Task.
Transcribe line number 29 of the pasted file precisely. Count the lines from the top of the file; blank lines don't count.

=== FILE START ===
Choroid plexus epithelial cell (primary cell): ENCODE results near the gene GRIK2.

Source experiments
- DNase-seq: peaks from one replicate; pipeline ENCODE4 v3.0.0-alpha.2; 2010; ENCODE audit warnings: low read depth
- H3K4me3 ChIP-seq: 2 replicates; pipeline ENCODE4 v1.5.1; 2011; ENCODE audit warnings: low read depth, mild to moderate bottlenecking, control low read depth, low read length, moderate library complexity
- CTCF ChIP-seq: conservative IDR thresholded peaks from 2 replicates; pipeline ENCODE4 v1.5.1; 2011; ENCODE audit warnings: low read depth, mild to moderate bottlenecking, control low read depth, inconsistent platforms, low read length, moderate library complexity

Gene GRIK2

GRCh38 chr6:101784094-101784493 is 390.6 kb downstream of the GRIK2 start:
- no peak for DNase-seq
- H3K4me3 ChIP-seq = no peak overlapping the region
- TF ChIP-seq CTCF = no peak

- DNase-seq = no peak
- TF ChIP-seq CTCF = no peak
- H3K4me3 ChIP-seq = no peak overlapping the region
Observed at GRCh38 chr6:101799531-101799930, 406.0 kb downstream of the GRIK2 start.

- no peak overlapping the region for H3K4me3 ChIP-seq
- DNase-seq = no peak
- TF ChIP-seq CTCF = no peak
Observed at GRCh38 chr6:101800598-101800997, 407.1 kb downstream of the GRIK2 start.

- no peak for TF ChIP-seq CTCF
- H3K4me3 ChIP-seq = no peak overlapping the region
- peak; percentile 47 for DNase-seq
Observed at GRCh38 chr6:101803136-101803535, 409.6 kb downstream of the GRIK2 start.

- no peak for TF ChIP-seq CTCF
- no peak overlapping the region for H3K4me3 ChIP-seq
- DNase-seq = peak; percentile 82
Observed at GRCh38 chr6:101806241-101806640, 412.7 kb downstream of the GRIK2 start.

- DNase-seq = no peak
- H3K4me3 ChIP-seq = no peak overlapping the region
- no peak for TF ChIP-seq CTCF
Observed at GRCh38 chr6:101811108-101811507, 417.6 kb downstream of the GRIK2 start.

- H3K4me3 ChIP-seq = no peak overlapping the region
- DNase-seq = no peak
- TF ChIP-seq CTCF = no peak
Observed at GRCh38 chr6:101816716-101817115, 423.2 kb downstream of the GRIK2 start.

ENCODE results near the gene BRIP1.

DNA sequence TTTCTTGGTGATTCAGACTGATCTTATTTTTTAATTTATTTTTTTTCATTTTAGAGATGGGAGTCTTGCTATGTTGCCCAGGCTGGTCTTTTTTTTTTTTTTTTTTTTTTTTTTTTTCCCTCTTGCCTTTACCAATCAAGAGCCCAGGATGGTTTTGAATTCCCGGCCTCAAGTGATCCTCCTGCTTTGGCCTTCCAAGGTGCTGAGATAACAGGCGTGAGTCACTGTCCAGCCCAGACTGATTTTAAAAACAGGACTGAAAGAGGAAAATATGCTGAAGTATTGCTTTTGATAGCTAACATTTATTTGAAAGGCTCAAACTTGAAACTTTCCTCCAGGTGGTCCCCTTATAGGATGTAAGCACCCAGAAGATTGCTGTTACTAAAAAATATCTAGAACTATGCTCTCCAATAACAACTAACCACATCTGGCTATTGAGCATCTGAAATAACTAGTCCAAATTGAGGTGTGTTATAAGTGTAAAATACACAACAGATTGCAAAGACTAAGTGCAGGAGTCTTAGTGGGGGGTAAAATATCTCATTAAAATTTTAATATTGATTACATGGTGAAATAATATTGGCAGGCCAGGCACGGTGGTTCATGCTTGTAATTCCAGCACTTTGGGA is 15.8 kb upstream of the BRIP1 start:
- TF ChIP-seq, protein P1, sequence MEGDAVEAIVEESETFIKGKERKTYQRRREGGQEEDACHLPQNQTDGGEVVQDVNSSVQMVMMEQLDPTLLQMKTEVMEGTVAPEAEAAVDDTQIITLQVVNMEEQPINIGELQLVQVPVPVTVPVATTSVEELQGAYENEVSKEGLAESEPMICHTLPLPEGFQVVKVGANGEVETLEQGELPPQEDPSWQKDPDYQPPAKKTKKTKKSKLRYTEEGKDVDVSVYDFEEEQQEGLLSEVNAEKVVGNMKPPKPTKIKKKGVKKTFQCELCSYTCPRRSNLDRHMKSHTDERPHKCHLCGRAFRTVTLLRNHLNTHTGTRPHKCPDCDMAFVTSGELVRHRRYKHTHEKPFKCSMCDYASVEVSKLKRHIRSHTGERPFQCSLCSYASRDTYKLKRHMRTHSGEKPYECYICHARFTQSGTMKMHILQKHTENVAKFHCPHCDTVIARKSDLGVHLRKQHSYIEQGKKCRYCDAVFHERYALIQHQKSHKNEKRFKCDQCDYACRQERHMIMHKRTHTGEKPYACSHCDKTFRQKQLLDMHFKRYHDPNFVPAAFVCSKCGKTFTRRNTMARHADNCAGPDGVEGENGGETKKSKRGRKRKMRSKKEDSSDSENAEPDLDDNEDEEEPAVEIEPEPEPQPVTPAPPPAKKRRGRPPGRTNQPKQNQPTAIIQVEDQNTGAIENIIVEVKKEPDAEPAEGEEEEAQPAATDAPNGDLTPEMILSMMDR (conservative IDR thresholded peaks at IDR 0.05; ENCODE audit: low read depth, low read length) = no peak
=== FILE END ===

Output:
- no peak for TF ChIP-seq CTCF